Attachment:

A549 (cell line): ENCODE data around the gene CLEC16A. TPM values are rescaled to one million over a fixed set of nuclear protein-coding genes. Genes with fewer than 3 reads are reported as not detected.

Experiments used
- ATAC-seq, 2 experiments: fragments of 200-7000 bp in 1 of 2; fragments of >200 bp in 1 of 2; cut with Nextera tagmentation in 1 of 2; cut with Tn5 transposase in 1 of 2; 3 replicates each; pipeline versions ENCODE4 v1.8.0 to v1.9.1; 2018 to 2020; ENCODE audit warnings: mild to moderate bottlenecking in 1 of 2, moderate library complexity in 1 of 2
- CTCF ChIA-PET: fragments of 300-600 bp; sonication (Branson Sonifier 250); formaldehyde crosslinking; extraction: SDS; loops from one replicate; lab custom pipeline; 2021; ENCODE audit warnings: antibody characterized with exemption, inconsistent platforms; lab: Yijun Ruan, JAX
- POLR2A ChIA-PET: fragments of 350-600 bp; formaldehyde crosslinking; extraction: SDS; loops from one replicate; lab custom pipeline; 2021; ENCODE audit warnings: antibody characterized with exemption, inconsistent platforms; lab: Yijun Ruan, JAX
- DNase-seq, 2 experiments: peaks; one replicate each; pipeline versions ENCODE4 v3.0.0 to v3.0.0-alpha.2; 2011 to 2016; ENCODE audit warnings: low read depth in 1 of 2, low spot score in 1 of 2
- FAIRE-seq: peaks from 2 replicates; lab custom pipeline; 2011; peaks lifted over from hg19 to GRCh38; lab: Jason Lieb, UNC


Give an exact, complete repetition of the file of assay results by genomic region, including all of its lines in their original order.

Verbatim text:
A549 (cell line): ENCODE data around the gene CLEC16A. TPM values are rescaled to one million over a fixed set of nuclear protein-coding genes. Genes with fewer than 3 reads are reported as not detected.

Experiments used
- ATAC-seq, 2 experiments: fragments of 200-7000 bp in 1 of 2; fragments of >200 bp in 1 of 2; cut with Nextera tagmentation in 1 of 2; cut with Tn5 transposase in 1 of 2; 3 replicates each; pipeline versions ENCODE4 v1.8.0 to v1.9.1; 2018 to 2020; ENCODE audit warnings: mild to moderate bottlenecking in 1 of 2, moderate library complexity in 1 of 2
- CTCF ChIA-PET: fragments of 300-600 bp; sonication (Branson Sonifier 250); formaldehyde crosslinking; extraction: SDS; loops from one replicate; lab custom pipeline; 2021; ENCODE audit warnings: antibody characterized with exemption, inconsistent platforms; lab: Yijun Ruan, JAX
- POLR2A ChIA-PET: fragments of 350-600 bp; formaldehyde crosslinking; extraction: SDS; loops from one replicate; lab custom pipeline; 2021; ENCODE audit warnings: antibody characterized with exemption, inconsistent platforms; lab: Yijun Ruan, JAX
- DNase-seq, 2 experiments: peaks; one replicate each; pipeline versions ENCODE4 v3.0.0 to v3.0.0-alpha.2; 2011 to 2016; ENCODE audit warnings: low read depth in 1 of 2, low spot score in 1 of 2
- FAIRE-seq: peaks from 2 replicates; lab custom pipeline; 2011; peaks lifted over from hg19 to GRCh38; lab: Jason Lieb, UNC